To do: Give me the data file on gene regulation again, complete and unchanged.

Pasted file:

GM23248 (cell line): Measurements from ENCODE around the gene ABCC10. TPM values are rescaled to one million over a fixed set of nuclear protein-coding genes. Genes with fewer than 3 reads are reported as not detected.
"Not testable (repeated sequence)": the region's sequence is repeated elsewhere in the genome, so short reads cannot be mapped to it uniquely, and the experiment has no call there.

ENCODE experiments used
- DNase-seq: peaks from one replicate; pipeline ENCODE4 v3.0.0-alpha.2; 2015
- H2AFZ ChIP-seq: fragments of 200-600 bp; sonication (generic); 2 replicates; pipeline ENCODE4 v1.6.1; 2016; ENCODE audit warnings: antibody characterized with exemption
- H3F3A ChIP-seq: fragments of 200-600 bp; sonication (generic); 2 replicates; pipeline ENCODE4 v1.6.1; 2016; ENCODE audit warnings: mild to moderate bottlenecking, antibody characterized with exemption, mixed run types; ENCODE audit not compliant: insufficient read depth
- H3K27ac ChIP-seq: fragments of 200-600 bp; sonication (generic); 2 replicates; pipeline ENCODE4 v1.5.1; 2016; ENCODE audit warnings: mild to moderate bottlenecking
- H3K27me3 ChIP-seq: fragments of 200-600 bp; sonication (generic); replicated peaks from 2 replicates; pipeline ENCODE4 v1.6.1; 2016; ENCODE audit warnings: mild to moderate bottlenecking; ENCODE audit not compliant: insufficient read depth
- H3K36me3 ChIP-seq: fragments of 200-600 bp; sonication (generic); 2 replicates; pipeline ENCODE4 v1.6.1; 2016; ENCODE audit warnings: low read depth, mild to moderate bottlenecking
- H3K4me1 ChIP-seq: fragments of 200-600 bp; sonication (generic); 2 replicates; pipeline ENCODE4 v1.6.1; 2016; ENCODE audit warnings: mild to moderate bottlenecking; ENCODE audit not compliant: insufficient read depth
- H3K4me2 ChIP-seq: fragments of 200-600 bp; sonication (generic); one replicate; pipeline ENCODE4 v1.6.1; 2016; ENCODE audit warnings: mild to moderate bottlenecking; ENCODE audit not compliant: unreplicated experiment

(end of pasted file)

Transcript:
GM23248 (cell line): Measurements from ENCODE around the gene ABCC10. TPM values are rescaled to one million over a fixed set of nuclear protein-coding genes. Genes with fewer than 3 reads are reported as not detected.
"Not testable (repeated sequence)": the region's sequence is repeated elsewhere in the genome, so short reads cannot be mapped to it uniquely, and the experiment has no call there.

ENCODE experiments used
- DNase-seq: peaks from one replicate; pipeline ENCODE4 v3.0.0-alpha.2; 2015
- H2AFZ ChIP-seq: fragments of 200-600 bp; sonication (generic); 2 replicates; pipeline ENCODE4 v1.6.1; 2016; ENCODE audit warnings: antibody characterized with exemption
- H3F3A ChIP-seq: fragments of 200-600 bp; sonication (generic); 2 replicates; pipeline ENCODE4 v1.6.1; 2016; ENCODE audit warnings: mild to moderate bottlenecking, antibody characterized with exemption, mixed run types; ENCODE audit not compliant: insufficient read depth
- H3K27ac ChIP-seq: fragments of 200-600 bp; sonication (generic); 2 replicates; pipeline ENCODE4 v1.5.1; 2016; ENCODE audit warnings: mild to moderate bottlenecking
- H3K27me3 ChIP-seq: fragments of 200-600 bp; sonication (generic); replicated peaks from 2 replicates; pipeline ENCODE4 v1.6.1; 2016; ENCODE audit warnings: mild to moderate bottlenecking; ENCODE audit not compliant: insufficient read depth
- H3K36me3 ChIP-seq: fragments of 200-600 bp; sonication (generic); 2 replicates; pipeline ENCODE4 v1.6.1; 2016; ENCODE audit warnings: low read depth, mild to moderate bottlenecking
- H3K4me1 ChIP-seq: fragments of 200-600 bp; sonication (generic); 2 replicates; pipeline ENCODE4 v1.6.1; 2016; ENCODE audit warnings: mild to moderate bottlenecking; ENCODE audit not compliant: insufficient read depth
- H3K4me2 ChIP-seq: fragments of 200-600 bp; sonication (generic); one replicate; pipeline ENCODE4 v1.6.1; 2016; ENCODE audit warnings: mild to moderate bottlenecking; ENCODE audit not compliant: unreplicated experiment